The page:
Houseplants offer lots of benefits to homeowners. They can bring a little green to snowy winter months, they add some cheer and they also are just pretty. One of their best uses, however, is in cleaning indoor air.
With our modern, energy-efficient homes and the prevalence of toxins in our manufacturing processes, indoor air is likely to be even more polluted than outdoor air these days. Sources of toxins in our air include everything from fabric softeners to carpet cleaners to plastics to crop dusters in the fields near our homes. Cancer-causing volatile organic compounds (VOCs) are in our paints, varnishes, fabrics and furniture, and they can lead to everything from asthma to headaches to Chronic Fatigue Syndrome.
The good news is that some houseplants can really help eliminate them, using a process called metabolic breakdown to convert these chemicals into energy, among other methods.
Scientists have found that all houseplants purify indoor air to some extent, but some plants do an especially good job of removing harmful toxins. Some plants work eliminating certain toxins better than others, too. One might be particular good at ridding the air of formaldehyde (likely to be highly present in your air if you have new carpet or lots of particle board materials in your home) while another might be great at reducing benzene levels (likely to be high in homes that have been exposed to pesticides and cigarette smoke).
Here are the ten best houseplants for purifying air, along with photos and information about which chemicals each plant is best at removing.
This succulent is known for being a great natural treatment for burns (simply cut a leaf and rub the juice on the burned area). Fewer people know that it also helps purify the air. It is especially effective at removing formaldehyde, a harmful chemical that’s present in particle board, carpets, flame retardants and much more.
While these flowering plants are commonly used outside, they are extremely beneficial inside when it comes to removing benzene and trichoroethylene, a chemical used by the dry cleaning industry and in printing inks, paints, varnishes, and adhesives that is considered to be a potent liver carcinogen. Keep mums in a location where they will receive a lot of light. They may not bloom all year, but they will help your home’s air all year.
Note: mums are poisonous.
Devil’s Ivy or Golden Pothos (Epipremnum aureum or Scindapsus aureus)
This hanging plant is one of the most common in homes, particularly because it’s so easy to grow. You can also easily take cuttings and root them to start new plants or share with friends. NASA studies showed that Devil’s Ivy was one of the best plants for removing formaldehyde from the air, among other chemicals.
These plants are easy to grow, make attractive small potted trees and also help purify the air from many irritants and chemicals, including ammonia and formaldehyde.
NASA studies showed these plants to be some of the best at removing benzene, a known carcinogen that can also cause headaches, drowsiness, loss of appetite and other health problems. Sources of benzene include inks, dyes, plastics, rubber and detergents and other common household products. They prefer bright light and work well in a sunny window.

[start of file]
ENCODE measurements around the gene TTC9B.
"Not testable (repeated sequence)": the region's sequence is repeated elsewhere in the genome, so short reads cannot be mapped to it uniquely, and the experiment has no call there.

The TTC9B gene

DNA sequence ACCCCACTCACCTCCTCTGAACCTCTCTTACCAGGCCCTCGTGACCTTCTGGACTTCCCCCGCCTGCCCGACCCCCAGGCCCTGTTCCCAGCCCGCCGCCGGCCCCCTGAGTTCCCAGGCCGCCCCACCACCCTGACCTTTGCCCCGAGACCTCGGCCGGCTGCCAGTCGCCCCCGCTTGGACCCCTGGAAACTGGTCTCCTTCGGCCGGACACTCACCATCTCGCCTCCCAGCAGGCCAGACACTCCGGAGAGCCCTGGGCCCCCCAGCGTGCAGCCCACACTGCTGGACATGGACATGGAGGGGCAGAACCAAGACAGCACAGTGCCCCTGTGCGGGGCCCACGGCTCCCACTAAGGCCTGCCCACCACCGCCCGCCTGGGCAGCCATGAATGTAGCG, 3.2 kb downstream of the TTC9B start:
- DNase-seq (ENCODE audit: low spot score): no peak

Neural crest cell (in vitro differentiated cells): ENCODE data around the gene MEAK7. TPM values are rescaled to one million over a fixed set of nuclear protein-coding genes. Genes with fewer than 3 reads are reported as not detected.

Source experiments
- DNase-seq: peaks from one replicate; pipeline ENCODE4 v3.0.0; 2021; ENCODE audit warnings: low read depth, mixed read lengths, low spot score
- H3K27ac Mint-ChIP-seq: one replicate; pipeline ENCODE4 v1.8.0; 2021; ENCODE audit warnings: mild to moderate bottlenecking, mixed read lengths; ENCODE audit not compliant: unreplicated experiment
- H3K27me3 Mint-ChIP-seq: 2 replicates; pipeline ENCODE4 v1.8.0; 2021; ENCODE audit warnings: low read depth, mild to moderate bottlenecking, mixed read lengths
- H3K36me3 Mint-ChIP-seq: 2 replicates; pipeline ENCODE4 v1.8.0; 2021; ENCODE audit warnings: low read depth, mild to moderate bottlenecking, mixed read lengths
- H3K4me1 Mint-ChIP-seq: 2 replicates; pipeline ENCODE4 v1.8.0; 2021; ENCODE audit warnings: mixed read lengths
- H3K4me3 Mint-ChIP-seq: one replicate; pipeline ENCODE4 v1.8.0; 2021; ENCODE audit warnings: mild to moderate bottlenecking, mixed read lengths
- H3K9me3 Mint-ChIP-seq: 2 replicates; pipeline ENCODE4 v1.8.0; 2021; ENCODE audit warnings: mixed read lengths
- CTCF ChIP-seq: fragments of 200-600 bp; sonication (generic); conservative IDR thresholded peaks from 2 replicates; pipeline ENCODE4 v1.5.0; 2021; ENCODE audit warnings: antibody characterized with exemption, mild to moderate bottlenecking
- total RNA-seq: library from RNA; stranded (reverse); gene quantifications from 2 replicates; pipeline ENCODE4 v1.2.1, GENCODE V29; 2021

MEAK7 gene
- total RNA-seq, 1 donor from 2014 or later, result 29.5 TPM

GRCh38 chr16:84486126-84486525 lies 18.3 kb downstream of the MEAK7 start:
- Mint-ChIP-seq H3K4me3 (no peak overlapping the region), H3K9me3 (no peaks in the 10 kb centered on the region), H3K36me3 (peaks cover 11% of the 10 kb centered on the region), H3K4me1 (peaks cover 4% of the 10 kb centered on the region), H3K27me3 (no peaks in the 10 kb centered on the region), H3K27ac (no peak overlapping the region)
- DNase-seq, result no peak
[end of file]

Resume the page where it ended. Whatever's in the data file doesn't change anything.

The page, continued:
English Ivy (Hedera helix)
Another hanging plant that’s easy to care for, this one also purifies well. It is considered one of the best all-around at counteracting off-gassing chemicals and contributing to balanced indoor humidity.
Note: English Ivy is poisonous.
The top air purifying plant as ranked by NASA’s study is the Areca palm tree. It removes all indoor toxins that are tested and is also considered the best houseplant for humidifying the air. Areca Palms prefer bright sunlight.
This easy-care hanging plant removes many contaminants, including benzene, formaldehyde and xylene. Wisegeek reports:
It is estimated that common Boston ferns can remove a full 1,800 micrograms of formaldehyde from the air per hour. This means that placing the plants in a room can virtually eliminate formaldehyde that may be introduced through off-gassing.
NASA studies found that these commonly loved hanging plants were the most effective at removing higher concentrations of formaldehyde (aloe was best when concentrations were low).
Note: philodendrons are poisonous.
Spider plants (Chlorophytum comosum)
This plant is widely loved by homeowners because it’s easy to grow and makes a great hanging plant. It is also one of the best plants for removing formaldehyde, among other harmful chemicals.
All houseplants are also effective at improving the health of your home’s air in other ways such as reducing carbon monoxide, humidifying the air and increasing oxygen.
Keep plants away from drafts, which inhibit their air cleaning abilities.
How many plants do you need? As a general rule, aim for about one vigorous plant per 100 square feet of living area or 2 to 3 plants for a moderately sized room. For a typical 1,800 square-foot house, The University of Minnesota recommends 15 to 18 houseplants in 6- to 8-inch pots.
You may want more if you have more sources of pollutants, such as new carpet or furniture, recent paint jobs, a newer home or many items made out of plastic and pressboard (particle board).